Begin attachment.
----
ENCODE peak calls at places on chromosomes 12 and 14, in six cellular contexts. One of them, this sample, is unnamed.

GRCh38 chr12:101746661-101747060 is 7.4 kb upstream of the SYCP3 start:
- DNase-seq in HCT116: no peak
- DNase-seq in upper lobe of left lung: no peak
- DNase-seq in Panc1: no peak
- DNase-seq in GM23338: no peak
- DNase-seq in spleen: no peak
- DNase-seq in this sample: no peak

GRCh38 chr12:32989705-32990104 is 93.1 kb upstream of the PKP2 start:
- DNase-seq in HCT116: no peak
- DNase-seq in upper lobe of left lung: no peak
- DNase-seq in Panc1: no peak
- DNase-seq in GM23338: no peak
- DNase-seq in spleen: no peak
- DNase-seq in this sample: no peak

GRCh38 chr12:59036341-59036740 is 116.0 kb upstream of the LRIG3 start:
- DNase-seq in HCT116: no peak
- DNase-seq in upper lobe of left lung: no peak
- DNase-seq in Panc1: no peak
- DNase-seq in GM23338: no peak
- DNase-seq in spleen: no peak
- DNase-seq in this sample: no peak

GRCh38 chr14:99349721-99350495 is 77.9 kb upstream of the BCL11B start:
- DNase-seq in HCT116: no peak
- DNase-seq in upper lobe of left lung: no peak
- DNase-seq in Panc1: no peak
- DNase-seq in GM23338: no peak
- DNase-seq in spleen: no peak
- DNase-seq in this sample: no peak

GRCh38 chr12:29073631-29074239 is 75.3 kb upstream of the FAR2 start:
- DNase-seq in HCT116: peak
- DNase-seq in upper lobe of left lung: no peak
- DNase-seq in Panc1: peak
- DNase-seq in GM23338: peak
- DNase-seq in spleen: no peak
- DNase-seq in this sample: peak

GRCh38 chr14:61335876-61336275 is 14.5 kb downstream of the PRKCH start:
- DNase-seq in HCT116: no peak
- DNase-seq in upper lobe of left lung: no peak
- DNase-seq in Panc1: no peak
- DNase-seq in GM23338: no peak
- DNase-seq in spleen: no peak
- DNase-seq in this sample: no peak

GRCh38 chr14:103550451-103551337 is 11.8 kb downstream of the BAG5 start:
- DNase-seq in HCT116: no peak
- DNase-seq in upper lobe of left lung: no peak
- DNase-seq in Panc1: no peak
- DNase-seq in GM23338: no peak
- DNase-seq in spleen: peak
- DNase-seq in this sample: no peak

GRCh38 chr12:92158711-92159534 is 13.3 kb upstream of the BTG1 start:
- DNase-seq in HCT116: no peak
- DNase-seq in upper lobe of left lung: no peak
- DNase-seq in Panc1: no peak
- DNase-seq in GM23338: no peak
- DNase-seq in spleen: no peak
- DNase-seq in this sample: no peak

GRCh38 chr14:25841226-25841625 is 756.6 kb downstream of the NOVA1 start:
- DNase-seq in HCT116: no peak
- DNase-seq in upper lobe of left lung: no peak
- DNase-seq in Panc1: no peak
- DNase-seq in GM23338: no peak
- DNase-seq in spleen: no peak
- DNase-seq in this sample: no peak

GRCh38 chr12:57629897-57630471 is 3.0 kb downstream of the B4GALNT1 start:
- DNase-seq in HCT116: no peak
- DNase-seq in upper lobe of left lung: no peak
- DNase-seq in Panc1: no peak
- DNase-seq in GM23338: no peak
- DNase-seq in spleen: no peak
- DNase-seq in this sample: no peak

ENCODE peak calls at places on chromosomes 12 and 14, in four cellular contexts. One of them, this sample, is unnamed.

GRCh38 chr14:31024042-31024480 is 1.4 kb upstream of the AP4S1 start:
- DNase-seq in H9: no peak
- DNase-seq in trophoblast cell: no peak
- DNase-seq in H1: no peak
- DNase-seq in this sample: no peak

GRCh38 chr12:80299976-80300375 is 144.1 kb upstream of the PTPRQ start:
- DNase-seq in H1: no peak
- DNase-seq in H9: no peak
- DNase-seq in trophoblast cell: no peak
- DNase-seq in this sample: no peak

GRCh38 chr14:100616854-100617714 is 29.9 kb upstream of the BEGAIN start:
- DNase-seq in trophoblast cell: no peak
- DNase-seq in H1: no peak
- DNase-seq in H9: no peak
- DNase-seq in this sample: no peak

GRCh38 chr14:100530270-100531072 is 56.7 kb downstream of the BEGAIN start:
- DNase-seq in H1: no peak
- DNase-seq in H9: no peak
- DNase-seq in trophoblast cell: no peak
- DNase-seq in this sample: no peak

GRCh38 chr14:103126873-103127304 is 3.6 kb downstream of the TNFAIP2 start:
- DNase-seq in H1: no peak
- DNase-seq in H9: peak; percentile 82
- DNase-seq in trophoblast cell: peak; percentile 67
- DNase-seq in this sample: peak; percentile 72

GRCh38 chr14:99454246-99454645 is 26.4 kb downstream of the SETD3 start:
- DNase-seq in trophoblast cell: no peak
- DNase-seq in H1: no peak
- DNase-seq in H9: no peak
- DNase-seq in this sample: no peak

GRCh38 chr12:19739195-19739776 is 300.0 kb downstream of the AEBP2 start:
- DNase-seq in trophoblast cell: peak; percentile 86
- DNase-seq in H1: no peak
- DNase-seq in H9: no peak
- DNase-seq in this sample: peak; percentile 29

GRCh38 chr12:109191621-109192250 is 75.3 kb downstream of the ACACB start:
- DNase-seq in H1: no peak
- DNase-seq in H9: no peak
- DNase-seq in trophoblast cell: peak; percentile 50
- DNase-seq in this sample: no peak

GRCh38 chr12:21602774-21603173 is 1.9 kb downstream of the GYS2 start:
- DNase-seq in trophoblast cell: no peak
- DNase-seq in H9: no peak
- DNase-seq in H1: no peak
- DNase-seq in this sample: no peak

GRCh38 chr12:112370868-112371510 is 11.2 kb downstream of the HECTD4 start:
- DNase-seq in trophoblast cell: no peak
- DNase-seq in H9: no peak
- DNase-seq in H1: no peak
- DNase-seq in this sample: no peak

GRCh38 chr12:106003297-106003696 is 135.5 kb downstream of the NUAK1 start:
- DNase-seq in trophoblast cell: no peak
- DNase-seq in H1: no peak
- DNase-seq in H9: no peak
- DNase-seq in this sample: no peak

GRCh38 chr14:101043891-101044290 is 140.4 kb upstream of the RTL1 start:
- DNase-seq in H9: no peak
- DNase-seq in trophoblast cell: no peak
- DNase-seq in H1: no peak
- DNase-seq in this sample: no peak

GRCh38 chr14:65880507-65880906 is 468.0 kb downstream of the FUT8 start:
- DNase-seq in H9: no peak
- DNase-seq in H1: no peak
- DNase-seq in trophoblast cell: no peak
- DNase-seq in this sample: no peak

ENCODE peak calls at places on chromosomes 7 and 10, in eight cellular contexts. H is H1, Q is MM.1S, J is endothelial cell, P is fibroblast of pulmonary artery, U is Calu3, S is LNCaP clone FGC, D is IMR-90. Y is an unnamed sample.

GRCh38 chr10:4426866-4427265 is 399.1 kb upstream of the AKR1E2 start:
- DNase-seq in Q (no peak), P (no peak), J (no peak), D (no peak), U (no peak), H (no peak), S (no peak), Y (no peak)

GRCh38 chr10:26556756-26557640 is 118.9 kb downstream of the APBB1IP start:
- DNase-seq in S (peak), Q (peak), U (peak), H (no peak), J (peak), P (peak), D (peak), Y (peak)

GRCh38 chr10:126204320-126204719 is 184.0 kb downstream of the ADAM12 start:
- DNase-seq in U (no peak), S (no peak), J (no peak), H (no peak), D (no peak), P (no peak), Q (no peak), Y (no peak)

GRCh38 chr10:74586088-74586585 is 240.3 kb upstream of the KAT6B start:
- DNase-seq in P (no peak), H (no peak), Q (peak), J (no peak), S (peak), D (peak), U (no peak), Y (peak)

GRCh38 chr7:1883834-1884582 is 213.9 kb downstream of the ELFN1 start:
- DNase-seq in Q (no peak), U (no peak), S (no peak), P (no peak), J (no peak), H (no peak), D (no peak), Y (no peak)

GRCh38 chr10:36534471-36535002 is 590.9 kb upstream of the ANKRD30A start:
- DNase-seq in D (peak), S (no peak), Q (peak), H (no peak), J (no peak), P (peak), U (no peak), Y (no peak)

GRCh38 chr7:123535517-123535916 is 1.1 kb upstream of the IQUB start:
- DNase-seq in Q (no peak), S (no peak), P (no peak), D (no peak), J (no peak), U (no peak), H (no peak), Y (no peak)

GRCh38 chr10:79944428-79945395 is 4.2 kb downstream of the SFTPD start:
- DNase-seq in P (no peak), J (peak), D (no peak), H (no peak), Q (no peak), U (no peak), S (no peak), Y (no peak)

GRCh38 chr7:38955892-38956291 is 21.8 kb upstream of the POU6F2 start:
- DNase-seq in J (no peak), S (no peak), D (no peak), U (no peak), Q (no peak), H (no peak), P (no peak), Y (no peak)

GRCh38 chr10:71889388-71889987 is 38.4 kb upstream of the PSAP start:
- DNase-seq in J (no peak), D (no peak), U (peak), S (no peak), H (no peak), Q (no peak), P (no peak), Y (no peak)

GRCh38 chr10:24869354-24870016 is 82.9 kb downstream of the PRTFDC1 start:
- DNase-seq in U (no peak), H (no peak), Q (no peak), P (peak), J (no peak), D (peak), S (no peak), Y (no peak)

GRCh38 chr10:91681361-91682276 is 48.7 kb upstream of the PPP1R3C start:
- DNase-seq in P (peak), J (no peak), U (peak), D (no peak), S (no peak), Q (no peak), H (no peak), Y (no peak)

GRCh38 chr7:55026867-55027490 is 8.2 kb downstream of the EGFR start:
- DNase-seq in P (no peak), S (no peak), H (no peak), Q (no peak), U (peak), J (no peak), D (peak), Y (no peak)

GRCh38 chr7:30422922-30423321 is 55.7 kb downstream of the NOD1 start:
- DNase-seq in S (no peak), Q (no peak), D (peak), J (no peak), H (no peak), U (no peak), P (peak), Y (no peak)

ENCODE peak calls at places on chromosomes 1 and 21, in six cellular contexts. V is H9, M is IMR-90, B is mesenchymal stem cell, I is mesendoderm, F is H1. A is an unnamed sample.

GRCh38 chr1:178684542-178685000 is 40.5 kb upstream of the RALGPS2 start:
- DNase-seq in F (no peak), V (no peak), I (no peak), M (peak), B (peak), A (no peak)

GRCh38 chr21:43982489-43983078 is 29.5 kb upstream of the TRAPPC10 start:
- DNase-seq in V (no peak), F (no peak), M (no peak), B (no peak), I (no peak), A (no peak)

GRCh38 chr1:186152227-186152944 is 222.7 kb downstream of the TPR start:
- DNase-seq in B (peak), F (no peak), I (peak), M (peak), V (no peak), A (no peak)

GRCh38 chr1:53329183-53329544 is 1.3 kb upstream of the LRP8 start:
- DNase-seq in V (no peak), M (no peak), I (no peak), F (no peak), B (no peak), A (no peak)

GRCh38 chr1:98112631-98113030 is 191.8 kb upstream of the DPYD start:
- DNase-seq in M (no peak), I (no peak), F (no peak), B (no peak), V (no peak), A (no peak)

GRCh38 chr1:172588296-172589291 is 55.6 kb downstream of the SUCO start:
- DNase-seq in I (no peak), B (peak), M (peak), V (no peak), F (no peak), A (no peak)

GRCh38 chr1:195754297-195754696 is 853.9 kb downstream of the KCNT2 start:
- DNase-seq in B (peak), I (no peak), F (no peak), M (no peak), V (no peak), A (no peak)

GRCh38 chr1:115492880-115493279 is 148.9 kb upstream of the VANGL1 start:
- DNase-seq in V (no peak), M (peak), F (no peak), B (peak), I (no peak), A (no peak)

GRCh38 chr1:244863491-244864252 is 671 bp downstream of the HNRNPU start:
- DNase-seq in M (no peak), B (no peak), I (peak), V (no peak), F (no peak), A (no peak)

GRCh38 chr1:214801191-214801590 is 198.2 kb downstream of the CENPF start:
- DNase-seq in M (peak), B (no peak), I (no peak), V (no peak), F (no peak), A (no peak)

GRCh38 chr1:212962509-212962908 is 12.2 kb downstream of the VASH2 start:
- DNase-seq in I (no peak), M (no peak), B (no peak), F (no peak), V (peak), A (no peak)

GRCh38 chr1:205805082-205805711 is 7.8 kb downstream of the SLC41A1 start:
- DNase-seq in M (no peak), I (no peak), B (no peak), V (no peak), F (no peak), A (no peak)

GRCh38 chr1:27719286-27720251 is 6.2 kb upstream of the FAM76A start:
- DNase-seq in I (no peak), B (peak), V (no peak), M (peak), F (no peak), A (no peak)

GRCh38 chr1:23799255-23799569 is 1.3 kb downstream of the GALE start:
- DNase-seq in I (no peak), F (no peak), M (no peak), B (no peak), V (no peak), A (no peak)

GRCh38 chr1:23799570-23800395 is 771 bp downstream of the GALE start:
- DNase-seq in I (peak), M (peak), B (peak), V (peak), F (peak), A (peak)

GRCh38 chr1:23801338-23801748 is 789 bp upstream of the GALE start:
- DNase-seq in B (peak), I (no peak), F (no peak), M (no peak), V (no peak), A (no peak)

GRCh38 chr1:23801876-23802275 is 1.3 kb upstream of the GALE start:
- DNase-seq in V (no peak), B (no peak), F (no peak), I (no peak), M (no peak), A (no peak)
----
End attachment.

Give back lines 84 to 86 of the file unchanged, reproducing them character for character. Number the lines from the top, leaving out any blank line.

- DNase-seq in trophoblast cell: no peak
- DNase-seq in H1: no peak
- DNase-seq in H9: no peak